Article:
The aim of Exmoor National Park Authority’s Historic Signpost Project is to record, refurbish, celebrate and explore the history of Exmoor National Park’s traditional signposts. This is a two-year project funded through the Heritage Lottery Fund (HLF), Exmoor National Park Authority (ENPA) and Somerset County Council.
Much of the motivation for this came from local communities concerned about the state of some signposts in their areas and a desire to preserve and celebrate the distinctive character of the signs that are a much-valued part of the Exmoor landscape. As such, they are an integral part of Exmoor’s history and heritage. During the 1960s, councils were advised to remove existing signposts and replace them with standardised signs. However, Somerset did not do this, particularly on Exmoor, and so the distinctive cast-iron, black-and-white signs remain.
The ENPA is working with the Exmoor Society and volunteers to trace the history of the signposts. Dr Helen Blackman, the Exmoor Society’s archivist, said: “The starting point is the history of individual posts. The kind of questions we would love answers to are: how long have they been there?; do they and the crossroads that they are positioned at have specific names?; is there anything in particular that has happened to them, such as removal during the Second World War and later replacement?”
From this, volunteer researchers are aiming to find out about the importance of routes and locations and so help piece together a wider history of travel around the moor. Dr Blackman continued: “Have you ever wondered why some towns and villages are clearly signposted, whilst other have so little to indicate their whereabouts? For example, to some visitors it may seem odd that many signposts point to Watchet, now a relatively small town. However, the signage reveals something of its previous significance as a port and a major centre for paper manufacture.”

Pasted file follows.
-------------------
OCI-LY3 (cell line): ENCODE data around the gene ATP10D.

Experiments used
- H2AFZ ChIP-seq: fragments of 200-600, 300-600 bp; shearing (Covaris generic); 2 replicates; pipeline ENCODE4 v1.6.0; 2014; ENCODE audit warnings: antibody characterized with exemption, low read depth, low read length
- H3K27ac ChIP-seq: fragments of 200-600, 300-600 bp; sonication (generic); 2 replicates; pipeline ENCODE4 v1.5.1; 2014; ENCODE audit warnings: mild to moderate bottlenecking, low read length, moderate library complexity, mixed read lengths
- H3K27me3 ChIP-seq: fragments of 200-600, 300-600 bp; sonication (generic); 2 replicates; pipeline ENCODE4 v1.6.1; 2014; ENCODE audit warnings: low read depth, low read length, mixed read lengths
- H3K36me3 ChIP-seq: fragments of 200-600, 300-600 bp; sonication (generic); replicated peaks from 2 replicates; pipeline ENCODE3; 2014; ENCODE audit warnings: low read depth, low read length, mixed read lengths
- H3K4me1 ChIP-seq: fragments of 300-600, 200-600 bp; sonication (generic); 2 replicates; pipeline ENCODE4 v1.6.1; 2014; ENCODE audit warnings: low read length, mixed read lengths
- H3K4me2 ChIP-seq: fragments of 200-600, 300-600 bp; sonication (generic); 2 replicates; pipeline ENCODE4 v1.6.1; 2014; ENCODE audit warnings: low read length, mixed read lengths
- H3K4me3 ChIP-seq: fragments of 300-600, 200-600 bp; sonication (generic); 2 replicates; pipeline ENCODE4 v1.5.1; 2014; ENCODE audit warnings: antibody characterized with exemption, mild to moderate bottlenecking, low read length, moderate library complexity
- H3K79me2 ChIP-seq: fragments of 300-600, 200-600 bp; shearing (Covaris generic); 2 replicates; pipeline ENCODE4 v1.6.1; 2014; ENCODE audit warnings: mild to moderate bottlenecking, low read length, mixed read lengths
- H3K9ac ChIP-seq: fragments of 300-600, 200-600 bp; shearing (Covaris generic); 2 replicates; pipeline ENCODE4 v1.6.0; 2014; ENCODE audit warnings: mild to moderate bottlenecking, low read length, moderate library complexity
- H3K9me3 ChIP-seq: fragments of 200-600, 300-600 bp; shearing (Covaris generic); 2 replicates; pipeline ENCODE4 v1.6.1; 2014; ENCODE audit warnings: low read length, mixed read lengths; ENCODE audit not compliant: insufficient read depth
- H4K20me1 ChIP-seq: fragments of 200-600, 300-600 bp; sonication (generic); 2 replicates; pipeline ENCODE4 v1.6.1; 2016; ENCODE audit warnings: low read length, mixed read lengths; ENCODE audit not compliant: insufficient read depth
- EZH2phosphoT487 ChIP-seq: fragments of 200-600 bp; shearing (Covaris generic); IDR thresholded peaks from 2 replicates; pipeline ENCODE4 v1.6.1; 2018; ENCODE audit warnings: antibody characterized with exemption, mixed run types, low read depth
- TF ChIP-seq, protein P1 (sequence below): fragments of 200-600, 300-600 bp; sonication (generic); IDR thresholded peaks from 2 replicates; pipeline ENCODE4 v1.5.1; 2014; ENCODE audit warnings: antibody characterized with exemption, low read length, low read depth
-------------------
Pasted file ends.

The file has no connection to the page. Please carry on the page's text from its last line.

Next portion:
The Exmoor National Park is seeking more volunteers to help uncover this fascinating history. No experience is necessary, as training will be given by Dr Blackman; all that is required is some spare time and enthusiasm for research and detective work.
Routes over Exmoor have also evolved, as roads were tarmacked in the 1930s and some tracks were preferred over others. The signposts and their history can help piece together why this might be. Were some routes considered more direct, or did they cover easier terrain? Did they pass somewhere previously significant, now largely forgotten?
Dr Blackman concluded: “Do you have old photos and slides of Exmoor that include views of the signposts? These could be close-ups, or just photos that happen to include the posts such as the one pictured* or have any stories to tell about why crossroads have particular names? We would love to hear from you if you have information that would help with the project, please email email@example.com.”
- PHOTO: Molly Groves in 1963 standing next to the top of Oare Post, Hookway Hill which is buried in snow. Photo courtesy of Mrs Groves.